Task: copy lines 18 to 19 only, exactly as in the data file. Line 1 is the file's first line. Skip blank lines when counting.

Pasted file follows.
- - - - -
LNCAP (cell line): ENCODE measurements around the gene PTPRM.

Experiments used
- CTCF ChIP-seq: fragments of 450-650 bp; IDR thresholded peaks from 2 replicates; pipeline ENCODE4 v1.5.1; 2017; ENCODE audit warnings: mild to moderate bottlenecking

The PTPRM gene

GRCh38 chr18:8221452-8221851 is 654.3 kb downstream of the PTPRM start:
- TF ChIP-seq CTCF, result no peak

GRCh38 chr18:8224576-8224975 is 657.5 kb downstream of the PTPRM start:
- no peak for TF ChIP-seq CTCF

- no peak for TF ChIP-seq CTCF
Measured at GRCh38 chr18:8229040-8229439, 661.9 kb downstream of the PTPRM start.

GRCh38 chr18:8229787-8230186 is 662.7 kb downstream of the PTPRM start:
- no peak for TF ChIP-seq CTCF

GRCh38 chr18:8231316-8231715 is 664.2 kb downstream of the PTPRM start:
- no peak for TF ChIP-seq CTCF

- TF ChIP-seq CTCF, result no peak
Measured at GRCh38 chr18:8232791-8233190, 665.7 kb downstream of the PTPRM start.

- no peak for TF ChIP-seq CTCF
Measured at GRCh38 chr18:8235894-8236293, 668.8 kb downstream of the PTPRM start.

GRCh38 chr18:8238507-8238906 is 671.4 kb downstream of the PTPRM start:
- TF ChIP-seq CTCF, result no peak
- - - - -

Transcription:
Measured at GRCh38 chr18:8235894-8236293, 668.8 kb downstream of the PTPRM start.

GRCh38 chr18:8238507-8238906 is 671.4 kb downstream of the PTPRM start: